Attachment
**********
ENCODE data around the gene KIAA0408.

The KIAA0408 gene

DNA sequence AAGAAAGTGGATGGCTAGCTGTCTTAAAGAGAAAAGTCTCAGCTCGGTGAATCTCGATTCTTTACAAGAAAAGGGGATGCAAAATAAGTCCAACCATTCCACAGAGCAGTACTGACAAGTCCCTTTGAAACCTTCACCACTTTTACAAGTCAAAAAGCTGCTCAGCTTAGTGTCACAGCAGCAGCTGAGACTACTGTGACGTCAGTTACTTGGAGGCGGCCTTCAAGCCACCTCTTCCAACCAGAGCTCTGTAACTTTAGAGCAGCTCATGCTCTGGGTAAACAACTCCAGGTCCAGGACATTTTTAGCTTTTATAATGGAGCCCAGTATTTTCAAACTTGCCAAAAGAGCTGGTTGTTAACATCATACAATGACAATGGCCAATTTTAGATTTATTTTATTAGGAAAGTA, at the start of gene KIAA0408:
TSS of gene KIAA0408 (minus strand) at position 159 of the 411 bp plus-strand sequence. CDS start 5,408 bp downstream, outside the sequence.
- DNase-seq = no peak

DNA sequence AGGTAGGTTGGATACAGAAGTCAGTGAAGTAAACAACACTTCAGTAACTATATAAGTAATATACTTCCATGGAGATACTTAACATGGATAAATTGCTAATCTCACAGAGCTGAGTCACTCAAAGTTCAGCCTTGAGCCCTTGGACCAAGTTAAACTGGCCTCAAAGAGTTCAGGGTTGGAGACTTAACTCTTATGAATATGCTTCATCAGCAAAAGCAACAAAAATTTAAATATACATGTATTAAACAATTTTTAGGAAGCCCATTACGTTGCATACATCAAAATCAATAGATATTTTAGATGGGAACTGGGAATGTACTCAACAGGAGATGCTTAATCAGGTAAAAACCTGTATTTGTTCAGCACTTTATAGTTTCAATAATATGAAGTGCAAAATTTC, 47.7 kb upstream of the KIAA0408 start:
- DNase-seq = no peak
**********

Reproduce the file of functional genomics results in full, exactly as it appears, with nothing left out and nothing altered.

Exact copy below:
ENCODE data around the gene KIAA0408.

The KIAA0408 gene

DNA sequence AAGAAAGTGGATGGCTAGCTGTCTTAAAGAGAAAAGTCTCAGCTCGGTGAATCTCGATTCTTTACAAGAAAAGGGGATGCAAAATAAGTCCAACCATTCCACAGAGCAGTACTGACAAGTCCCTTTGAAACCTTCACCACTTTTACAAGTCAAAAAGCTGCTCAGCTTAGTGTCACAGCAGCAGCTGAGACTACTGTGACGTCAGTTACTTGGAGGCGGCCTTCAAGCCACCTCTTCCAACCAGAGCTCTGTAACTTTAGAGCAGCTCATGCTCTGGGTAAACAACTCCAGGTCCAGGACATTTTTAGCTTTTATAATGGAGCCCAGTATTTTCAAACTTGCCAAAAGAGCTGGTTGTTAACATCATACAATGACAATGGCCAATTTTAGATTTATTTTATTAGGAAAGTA, at the start of gene KIAA0408:
TSS of gene KIAA0408 (minus strand) at position 159 of the 411 bp plus-strand sequence. CDS start 5,408 bp downstream, outside the sequence.
- DNase-seq = no peak

DNA sequence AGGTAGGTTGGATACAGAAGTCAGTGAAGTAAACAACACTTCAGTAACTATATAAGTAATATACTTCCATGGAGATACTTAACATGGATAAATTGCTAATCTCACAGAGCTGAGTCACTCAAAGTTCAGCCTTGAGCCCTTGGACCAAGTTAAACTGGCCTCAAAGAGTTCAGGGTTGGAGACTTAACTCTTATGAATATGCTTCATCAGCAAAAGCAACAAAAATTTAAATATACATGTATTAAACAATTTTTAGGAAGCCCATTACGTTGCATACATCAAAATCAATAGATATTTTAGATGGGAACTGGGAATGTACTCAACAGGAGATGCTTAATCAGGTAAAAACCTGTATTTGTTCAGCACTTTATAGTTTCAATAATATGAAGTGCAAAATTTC, 47.7 kb upstream of the KIAA0408 start:
- DNase-seq = no peak